"If you go to the doctor, they have appointments, but here you can just walk in the same day and get treated the same day," Redd said. "I didn't have time to waste."
The number of consumers like Redd who go to retail clinics increased from 1.48 million in 2007 to 10 million in 2012, according to research by Ateev Mehrotra, an associate professor at Harvard University and policy analyst at RAND, a research and policy organization.
Despite these successes, critics of retail clinics have existed since their inception. The concerns came mostly from doctors' groups worried about quality of care and the possibility that patients might stop seeing their primary care doctors for regular checkups and follow-up care.
In a position paper, the American Academy of Family Physicians said retail clinics can lead to "fragmented" health care if not coordinated with a primary physician. The group believes that retail clinics should only treat minor conditions and should not treat chronic conditions.
"It might be real convenient to run to a drug store and see someone with a white coat who may or may not be a doctor, but that is not the best way to get your healthcare," said Gene Ransom, CEO of MedChi, the state's medical society. "The best way is to have a relationshp with a real physician."
Retail clinic operators, including Rite Aid, said they are not trying to replace primary care, but rather complement it.
"We want to make sure patients receive the best treatment possible," said Robert Thompson, Rite Aid's executive vice president of pharmacy. "We want to make sure when they do have a primary care physician the information is shared for follow-up and to make sure it is included in the record."
Many hospitals are starting to partner with retail clinics to improve the sharing of patient information. But Mehrotra said that sharing information can be difficult because different health systems use various computer systems. It is often left largely up to the patient to share medical information.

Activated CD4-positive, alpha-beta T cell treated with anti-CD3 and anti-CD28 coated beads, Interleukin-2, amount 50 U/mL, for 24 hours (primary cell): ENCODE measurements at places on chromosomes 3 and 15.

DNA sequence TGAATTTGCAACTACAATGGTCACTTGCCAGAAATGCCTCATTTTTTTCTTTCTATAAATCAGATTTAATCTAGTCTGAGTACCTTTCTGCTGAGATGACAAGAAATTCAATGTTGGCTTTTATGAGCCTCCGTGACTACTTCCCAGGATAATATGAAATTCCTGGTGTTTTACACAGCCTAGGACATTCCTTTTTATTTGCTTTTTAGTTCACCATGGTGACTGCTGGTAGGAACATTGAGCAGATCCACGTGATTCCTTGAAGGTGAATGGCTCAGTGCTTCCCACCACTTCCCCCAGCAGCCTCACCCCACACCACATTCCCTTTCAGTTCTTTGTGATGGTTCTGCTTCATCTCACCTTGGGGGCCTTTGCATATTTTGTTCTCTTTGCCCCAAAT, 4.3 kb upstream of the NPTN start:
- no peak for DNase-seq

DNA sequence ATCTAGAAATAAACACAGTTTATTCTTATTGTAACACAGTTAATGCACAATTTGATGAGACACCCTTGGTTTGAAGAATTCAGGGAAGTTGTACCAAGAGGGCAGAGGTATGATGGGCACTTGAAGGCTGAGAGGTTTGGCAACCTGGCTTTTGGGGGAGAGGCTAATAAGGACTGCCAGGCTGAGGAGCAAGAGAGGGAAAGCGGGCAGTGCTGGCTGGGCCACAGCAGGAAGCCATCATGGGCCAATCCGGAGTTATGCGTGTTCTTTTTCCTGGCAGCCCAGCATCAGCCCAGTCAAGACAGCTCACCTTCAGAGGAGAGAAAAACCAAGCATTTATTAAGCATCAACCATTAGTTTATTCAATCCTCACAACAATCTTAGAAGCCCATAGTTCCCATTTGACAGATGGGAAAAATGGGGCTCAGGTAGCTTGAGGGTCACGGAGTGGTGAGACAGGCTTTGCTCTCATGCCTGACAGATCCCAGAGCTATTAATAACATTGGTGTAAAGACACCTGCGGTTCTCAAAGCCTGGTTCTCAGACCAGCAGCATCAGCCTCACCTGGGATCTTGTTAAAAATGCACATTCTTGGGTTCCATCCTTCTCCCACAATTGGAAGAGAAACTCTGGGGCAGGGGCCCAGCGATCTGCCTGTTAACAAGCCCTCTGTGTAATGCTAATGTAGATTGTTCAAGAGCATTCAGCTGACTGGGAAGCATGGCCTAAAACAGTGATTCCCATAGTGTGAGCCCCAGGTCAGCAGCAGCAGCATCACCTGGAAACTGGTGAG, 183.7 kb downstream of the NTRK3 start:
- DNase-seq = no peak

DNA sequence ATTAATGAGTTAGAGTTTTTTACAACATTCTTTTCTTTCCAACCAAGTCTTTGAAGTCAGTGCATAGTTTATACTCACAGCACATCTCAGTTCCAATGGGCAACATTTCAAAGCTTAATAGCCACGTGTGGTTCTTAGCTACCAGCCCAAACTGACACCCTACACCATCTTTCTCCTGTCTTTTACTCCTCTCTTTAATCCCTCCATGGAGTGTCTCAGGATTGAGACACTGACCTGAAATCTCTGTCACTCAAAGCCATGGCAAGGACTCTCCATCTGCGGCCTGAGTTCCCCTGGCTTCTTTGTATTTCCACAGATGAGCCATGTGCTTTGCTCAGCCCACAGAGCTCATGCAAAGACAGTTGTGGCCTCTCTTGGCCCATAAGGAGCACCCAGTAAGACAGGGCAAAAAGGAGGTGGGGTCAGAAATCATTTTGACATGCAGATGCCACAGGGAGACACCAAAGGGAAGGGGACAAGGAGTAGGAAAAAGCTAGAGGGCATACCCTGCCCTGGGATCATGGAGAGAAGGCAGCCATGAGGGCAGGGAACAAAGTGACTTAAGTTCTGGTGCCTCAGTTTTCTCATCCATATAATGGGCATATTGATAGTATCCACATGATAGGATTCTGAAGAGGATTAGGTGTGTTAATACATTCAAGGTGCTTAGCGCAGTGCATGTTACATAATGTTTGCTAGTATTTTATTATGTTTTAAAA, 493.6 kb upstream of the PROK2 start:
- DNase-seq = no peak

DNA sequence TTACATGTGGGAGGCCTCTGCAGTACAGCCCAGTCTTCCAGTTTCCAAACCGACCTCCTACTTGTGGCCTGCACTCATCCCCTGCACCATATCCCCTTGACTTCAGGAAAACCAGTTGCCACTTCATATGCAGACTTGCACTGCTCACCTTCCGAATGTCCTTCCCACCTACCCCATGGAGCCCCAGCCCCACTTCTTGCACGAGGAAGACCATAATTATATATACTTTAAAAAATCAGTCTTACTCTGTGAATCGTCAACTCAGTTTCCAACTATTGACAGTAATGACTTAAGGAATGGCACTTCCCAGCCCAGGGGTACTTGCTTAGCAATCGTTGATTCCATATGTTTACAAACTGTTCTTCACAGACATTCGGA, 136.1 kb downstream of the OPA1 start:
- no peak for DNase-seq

And some retail clinics are expanding beyond treatment of minor ailments. Walgreens has begun to treat chronic conditions in its clinics such as high blood pressure, asthma and diabetes — diseases some medical groups think should be left to primary care physicians.
In some states, lawmakers have tried to prevent retail clinics from opening or wanted to restrict their scope, with little success.
It is unclear how profitable retail clinics are for the parent company. While they can drive traffic to the pharmacy and other parts of the store, Mehrotra said, they have high overhead.
"If you took the square footage and stuck Fritos and photos there, you'd make money," Mehrotra said. "Fritos and Cokes just sit there. You don't have to pay a staff."
But Tom Charland of Merchant Medicine said while it takes time to ramp up a clinic, they eventually do bring in profits. Part of the challenge is changing mindsets about where people get health care.
Shoprite of Howard Park recently opened the Q-Care health suite, which is managed by Park West Health Care System in partnership with the nonprofit UpLift Solutions. A clinic spokeswoman said it took a while for people to get used to the concept, but it has caught on.
"The response from the community has been largely good once they figure out it is there," said Patrice Wallace, the spokeswoman. "They don't expect when they go to do their grocery shopping they can also get treated for the flu."